- China announced last week that it is closing more than 1,000 coal mines due to a “price-sapping supply glut” and the government has suspended the approval of new coal mines to clean up dangerous air pollution across the country. Given the supply glut, Chinese imports are likely to continue their steep decline.
- The American coal industry is in deep trouble. Among the companies declaring bankruptcy are Arch Coal, the nation’s second largest coal company, and 50 other coal-mining companies. Any state that is counting on coal for future jobs and a strong economy is making a risky gamble. Bowie Resources, which owns a coal mine whose potential exports SB 246 is intended to subsidize, recently idled its Colorado mine due to “deteriorating market conditions.”
- Although Governor Herbert has been quoted as saying “This is an investment …. You invest $50 million and you’re going to get back three or four times your investment,” such a rosy outcome is extremely unlikely. If this loan would guarantee 300% to 400% return, coal companies or private capital would be lined up to invest in the terminal. The lack of private investment suggests that this project is highly risky, and one that only could be accomplished by tapping taxpayers’ wallets. Tapping public funds to support a private development that can’t attract private funding is simply a subsidy, not the “free market” at work.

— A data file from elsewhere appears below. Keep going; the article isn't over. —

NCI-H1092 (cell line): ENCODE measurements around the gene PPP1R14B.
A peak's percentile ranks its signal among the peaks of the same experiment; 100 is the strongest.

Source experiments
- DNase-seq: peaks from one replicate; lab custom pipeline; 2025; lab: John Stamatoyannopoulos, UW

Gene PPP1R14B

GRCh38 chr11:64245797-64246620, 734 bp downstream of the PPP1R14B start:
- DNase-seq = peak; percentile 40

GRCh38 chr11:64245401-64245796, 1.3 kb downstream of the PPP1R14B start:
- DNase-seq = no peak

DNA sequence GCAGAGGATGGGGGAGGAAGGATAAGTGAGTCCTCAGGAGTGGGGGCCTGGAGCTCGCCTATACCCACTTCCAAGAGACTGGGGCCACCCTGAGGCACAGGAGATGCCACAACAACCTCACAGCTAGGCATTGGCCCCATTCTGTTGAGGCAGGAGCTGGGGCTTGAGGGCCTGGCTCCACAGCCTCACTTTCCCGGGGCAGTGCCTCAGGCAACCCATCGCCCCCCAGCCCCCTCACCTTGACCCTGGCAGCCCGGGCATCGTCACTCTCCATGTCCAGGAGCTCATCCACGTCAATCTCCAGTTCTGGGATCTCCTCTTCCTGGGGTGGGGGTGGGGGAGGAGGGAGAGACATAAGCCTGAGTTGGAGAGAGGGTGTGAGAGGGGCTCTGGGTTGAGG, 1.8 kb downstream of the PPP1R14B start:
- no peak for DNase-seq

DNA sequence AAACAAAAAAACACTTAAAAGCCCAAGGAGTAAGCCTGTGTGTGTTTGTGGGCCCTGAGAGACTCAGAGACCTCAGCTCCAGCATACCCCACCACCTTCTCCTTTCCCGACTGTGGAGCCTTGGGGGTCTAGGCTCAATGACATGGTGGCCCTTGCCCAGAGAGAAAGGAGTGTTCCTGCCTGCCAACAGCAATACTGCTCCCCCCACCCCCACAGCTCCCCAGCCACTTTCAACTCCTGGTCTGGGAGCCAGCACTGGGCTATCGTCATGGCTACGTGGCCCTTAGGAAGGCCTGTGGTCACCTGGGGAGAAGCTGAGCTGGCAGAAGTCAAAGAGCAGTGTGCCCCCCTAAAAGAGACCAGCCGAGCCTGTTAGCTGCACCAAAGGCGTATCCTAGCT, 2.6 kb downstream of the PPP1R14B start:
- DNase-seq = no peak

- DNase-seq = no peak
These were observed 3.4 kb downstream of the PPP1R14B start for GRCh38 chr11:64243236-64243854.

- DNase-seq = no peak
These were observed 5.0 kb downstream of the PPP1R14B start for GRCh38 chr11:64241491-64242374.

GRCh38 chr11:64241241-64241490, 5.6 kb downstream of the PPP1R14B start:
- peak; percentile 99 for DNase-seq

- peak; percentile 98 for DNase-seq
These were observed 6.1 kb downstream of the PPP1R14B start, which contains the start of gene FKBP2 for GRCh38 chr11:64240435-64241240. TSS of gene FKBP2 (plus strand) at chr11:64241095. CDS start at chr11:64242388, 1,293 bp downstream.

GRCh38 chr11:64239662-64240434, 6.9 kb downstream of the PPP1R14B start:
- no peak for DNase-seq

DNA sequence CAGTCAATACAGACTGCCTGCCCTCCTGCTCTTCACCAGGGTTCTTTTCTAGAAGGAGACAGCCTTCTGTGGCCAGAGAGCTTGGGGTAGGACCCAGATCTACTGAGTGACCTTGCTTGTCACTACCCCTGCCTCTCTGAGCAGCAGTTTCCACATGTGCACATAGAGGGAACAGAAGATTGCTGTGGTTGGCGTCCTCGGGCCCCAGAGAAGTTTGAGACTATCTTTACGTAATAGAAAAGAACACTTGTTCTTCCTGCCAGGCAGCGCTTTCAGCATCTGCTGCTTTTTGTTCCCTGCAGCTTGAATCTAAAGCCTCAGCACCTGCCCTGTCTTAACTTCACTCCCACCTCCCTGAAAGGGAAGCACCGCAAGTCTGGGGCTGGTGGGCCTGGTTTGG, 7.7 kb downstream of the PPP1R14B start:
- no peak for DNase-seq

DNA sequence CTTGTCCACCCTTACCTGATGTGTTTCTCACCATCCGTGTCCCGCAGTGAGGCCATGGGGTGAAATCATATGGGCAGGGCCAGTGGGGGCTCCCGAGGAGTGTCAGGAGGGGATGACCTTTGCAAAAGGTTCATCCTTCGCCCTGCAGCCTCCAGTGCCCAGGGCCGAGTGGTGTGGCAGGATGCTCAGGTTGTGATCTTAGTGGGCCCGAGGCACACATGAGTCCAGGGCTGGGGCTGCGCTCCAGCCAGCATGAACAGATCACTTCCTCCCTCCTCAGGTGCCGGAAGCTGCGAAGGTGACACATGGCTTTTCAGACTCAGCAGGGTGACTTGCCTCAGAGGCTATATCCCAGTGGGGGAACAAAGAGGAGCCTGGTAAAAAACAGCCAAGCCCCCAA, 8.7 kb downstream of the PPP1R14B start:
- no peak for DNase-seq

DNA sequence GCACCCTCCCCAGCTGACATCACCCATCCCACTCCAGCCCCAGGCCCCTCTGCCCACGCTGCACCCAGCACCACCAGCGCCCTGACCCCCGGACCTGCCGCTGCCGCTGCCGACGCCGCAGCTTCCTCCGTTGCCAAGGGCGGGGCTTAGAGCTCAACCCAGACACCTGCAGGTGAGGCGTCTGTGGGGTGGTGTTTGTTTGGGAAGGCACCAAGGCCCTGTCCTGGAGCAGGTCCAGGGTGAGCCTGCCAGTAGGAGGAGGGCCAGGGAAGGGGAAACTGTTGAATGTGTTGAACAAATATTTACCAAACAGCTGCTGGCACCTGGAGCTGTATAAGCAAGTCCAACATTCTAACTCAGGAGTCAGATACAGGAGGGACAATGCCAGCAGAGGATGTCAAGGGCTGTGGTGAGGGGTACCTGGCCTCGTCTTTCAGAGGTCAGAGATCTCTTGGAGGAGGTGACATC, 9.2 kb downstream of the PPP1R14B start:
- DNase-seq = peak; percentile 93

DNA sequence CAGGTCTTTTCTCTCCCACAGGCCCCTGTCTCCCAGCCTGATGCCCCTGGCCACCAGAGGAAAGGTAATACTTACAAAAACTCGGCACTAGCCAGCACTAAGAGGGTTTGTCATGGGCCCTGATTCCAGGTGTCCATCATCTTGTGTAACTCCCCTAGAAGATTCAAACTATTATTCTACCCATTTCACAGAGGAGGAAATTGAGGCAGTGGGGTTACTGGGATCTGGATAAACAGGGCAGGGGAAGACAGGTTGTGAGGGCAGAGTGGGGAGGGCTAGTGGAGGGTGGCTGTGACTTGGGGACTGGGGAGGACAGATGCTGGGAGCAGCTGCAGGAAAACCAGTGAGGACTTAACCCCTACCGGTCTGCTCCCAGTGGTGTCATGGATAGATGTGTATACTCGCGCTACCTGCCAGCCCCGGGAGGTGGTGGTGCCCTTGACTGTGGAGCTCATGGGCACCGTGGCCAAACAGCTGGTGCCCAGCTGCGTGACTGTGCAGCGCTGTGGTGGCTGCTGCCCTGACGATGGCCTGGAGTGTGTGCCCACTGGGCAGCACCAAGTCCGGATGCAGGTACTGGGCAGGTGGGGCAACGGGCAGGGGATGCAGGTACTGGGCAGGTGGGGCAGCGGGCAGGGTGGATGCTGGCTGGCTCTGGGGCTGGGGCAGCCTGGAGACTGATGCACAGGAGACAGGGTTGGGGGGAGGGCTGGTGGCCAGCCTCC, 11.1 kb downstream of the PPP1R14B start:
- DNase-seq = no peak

- Coal export facilities are generally a speculative and risky gamble. In recent decades, coal export terminals have gone bust in Los Angeles and Portland, leaving taxpayers and investors on the hook for tens of millions of dollars.
- Governor Herbert’s own strategic plan for energy concluded in 2014 that there Utah had only 10 years of proven coal reserves at current production rates.
- SB 246 will likely not cure the illegal transfer of funds from the Community Impact Board for an out-of-state construction project.